After seeing a deluge of rumors, leaks, and hoax after hoax this season, it looks like we're finally starting to wind down. With Google's Android event a mere 8 days away, it's time to clear away the muck and take a look at what we expect to make an appearance just a couple days before Halloween. Let's start with the stuff we're most confident in and work our way down, shall we?
Last week, HTC announced the J Butterfly, a 5" phone with a monster 1080p display (that's 440ppi) mated to a quad-core CPU and 2 GB of RAM. The announcement made it pretty clear that the J Butterfly wasn't coming to the US, but similar devices certainly weren't out of the question.
Now, we're seeing blurrycam photos of what's claimed to be Verizon's variant, dubbed the DLX ("Deluxe"). Sure enough, it's apparently packing similar specs: the same 5" 1080p display, a quad-core CPU, 2GB of RAM, 16GB of storage, 8MP rear shooter and 2MP front.
Orbitz.com, one of the top online travel/booking resources around, has just released a new app – Hotels by Orbitz, meant to help users find, book, and enjoy hotels in thousands of destinations world-wide, whether you need a room tonight, or want to book a future stay.
The app, which has a somewhat slick – though not strictly holo – interface, not only lets users search for and book hotels, but also provides access to Orbitz Mobile Steals – "exclusive mobile-only discounts of up to 50%." The app also allows you to find hotels based on your current location, and sort search results, like with Orbitz's online interface, by best value, lowest price, or by distance.
The Jelly Bean update for the Galaxy S III is steadily spreading to more countries in Europe, in addition to Poland, Sweden, France, Spain, Romania, and Austria. Today, it started rolling out in Italy (H3G), United Kingdom (H3G), Switzerland (Swisscom), and Ireland (Three), as well as on another Austrian carrier called 3 Austria. As far as I can tell, H3G, Three, and 3 are all owned by the same giant company - Hutchison Whampoa (some names are even interchangeable), so four out of five pushes today seem to be a coordinated effort.
Have you ever wondered what it's like in the giant facilities where Google keeps all your data magically tucked away, ready at the tap of a screen? Well today, you can explore one such data center, street view style. An accompanying video will take you on a guided tour, showing you how the internet giant stores your data, keeps it cool, and destroys it when hard drives fail. Of course you can also walk around the building by yourself, and we certainly suggest you do, as there are plenty of easter eggs.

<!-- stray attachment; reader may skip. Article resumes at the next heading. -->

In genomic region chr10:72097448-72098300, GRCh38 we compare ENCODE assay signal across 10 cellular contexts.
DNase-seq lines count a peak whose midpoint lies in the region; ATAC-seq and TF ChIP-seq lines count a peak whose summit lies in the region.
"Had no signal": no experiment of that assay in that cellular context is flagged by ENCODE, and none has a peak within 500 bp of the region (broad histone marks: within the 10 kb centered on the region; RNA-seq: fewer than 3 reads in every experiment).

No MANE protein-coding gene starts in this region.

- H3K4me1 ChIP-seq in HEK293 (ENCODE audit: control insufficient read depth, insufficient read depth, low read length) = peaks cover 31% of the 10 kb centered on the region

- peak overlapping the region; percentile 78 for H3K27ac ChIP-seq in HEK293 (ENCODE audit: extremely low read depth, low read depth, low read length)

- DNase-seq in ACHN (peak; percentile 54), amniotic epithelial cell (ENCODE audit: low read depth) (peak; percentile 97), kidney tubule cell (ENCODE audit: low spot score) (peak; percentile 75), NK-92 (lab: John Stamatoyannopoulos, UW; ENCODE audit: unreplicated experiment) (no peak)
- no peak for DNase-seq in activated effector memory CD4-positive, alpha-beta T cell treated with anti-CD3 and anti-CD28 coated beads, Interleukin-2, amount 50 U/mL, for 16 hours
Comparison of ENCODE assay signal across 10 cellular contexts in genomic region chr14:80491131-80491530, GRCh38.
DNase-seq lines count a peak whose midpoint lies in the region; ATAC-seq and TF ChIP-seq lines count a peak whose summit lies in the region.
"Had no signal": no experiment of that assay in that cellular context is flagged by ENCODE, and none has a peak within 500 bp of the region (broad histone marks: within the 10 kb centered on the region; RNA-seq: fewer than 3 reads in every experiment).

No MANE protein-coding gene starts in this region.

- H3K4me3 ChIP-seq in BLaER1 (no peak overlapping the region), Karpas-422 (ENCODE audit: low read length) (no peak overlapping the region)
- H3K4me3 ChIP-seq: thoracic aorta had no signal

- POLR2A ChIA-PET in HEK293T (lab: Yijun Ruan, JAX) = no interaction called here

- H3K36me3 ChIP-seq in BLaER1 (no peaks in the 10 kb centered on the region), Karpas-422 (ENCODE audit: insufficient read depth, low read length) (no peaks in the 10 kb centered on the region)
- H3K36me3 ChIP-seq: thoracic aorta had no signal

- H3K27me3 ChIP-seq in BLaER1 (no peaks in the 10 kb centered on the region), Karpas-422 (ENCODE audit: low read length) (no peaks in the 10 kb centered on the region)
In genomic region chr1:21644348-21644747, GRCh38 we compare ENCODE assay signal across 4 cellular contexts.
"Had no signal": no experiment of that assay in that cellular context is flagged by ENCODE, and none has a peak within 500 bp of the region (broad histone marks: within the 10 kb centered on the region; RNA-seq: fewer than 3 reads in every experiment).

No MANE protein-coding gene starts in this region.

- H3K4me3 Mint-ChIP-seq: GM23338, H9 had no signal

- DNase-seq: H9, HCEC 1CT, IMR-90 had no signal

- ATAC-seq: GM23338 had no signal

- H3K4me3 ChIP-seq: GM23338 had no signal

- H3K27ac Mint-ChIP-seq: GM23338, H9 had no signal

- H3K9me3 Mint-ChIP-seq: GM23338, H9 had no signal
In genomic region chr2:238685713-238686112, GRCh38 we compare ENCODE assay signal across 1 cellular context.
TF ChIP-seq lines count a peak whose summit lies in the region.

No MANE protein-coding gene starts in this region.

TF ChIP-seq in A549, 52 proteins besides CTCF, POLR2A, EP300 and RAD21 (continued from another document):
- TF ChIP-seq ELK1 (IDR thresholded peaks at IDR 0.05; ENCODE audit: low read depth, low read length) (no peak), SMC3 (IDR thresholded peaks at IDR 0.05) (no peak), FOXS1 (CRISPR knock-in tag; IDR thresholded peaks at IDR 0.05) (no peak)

The floodgates seem be open, folks - the Jelly Bean updates for the Galaxy S III are now rolling out all over Europe. Last month, Samsung shared Android 4.1.1 with Polish users, took a break to fix some bugs, and restarted the process two days ago in Sweden. As of today, the list of countries has expanded quite a bit - France, Spain, Romania, and Austria. All signs point to a much wider rollout, and I wouldn't be surprised if even more territories and carriers show up within the next 48 hours.
The European Galaxy S III Jelly Bean update first turned up in Poland about three weeks ago. At the time, we were hoping it was a good indication that the rest of Europe would follow soon after, but that's about the last we've heard of it until today. In the meantime, Samsung did fire up the update in Korea and reiterated it would soon show up in the States.
LG was hard at work this week pimping the new Lithium Polymer battery technology used in the Optimus G. Promising higher battery density in a smaller, lighter package, word's still out on how much of an improvement it is in the real world. Obviously, though, any advances in battery tech are welcome - more battery life is never a bad thing.
One of the biggest drawbacks to buying apps on things like the Play Store is wondering if it does what you need it to do before you put your money on the line. AppSurfer, an India-based startup, is building a platform to alleviate this concern and give developers a web-based tool to let users test drive their apps before they buy. If this sounds familiar, it's because Amazon allows customers to do this very thing on its Appstore.